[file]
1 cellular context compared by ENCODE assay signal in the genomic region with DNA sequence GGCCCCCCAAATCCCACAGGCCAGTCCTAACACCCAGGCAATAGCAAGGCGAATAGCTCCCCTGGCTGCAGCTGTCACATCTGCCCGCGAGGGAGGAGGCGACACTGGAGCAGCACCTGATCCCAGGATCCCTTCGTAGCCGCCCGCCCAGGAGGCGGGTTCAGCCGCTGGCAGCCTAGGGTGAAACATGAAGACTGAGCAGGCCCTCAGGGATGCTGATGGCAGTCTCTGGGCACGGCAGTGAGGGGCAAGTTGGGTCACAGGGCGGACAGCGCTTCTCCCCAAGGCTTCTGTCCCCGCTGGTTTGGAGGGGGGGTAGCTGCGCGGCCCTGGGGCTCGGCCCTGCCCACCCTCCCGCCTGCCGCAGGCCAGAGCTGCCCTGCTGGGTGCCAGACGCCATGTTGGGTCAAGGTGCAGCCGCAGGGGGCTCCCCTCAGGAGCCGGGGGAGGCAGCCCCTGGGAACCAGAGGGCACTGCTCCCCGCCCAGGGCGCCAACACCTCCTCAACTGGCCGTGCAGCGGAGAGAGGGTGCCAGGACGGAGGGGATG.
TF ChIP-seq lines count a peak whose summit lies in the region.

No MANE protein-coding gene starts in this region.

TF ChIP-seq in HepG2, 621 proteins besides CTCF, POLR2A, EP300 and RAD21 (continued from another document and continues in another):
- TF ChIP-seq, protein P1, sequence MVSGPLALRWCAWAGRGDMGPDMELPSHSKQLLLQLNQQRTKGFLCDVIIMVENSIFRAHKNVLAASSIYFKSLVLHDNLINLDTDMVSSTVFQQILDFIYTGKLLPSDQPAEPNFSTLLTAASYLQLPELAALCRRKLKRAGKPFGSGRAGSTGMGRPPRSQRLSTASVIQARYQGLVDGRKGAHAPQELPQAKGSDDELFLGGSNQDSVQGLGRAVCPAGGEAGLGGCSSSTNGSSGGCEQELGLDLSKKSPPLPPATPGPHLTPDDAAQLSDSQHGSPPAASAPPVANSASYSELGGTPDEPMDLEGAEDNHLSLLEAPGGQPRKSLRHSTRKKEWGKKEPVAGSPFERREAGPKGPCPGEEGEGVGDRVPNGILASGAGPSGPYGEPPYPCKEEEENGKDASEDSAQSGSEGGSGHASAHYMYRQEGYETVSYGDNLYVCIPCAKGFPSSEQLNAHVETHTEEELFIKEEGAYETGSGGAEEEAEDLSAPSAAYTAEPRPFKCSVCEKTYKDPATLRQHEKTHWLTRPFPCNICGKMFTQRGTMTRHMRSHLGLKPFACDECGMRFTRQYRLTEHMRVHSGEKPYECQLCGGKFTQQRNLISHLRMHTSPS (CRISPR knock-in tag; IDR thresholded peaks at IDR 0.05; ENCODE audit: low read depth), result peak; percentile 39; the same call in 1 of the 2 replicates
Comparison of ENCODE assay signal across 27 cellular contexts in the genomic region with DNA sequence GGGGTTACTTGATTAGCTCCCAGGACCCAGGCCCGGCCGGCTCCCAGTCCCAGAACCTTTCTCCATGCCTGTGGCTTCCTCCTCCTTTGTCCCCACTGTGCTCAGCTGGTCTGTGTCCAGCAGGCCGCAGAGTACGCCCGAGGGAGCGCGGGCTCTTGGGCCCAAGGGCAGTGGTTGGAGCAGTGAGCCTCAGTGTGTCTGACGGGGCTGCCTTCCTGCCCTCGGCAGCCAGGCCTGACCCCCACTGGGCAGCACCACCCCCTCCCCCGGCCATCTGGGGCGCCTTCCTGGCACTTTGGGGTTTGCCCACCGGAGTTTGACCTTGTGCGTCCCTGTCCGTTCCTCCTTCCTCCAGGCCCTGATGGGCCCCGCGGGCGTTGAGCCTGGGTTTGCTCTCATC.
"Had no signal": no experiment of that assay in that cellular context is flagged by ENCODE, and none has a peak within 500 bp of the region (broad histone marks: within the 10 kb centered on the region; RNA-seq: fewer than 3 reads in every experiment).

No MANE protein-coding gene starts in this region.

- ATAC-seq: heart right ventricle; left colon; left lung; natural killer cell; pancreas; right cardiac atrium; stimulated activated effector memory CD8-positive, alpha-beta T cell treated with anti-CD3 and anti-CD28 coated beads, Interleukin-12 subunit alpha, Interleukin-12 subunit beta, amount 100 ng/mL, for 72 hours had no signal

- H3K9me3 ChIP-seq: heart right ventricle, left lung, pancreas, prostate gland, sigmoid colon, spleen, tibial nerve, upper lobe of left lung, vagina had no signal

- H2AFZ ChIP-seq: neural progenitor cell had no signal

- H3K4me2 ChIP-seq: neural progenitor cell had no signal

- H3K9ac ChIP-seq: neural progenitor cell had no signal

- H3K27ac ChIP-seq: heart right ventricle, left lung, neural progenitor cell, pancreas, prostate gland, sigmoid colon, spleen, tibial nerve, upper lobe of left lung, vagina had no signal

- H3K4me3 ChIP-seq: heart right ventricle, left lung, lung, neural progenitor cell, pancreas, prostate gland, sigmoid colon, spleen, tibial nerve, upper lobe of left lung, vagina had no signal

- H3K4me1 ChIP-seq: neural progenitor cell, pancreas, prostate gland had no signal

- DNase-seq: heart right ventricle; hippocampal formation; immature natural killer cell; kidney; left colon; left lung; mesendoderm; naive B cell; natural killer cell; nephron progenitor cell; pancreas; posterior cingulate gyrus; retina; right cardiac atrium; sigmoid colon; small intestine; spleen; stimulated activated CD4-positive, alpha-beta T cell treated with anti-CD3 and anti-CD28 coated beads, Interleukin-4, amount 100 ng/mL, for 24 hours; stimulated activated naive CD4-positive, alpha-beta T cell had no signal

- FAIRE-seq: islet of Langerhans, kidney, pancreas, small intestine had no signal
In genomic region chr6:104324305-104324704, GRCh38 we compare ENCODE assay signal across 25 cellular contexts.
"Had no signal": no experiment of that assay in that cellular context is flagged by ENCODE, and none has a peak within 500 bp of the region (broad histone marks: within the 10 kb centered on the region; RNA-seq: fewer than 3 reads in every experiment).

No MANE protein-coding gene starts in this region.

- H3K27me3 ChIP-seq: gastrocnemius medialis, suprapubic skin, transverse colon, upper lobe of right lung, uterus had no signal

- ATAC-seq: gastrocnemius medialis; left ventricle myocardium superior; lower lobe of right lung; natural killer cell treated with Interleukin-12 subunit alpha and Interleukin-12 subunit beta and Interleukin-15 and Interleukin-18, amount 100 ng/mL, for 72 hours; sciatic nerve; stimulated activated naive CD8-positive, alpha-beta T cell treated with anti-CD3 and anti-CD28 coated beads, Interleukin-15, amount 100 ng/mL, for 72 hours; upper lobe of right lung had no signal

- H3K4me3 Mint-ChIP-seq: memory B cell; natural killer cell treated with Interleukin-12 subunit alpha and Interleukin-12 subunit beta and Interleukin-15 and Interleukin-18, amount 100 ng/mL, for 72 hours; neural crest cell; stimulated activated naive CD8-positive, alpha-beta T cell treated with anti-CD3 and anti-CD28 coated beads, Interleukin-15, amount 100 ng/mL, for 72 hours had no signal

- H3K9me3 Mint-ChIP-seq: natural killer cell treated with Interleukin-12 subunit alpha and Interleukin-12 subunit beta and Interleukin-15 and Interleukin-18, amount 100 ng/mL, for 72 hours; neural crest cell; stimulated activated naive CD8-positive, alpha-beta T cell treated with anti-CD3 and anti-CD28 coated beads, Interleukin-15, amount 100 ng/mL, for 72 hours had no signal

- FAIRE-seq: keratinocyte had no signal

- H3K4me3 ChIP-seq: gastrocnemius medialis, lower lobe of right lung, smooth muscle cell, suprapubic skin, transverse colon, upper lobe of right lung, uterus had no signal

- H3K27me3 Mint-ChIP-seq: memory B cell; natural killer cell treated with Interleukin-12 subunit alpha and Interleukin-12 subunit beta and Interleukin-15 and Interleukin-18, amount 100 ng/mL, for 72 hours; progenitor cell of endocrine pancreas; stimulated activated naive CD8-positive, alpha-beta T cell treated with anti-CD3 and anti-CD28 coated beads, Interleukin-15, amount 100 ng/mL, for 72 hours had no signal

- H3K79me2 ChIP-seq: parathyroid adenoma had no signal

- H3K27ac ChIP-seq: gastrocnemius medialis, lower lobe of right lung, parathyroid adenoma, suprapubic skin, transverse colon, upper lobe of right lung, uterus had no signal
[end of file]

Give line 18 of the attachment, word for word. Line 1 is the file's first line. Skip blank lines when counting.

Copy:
- FAIRE-seq: islet of Langerhans, kidney, pancreas, small intestine had no signal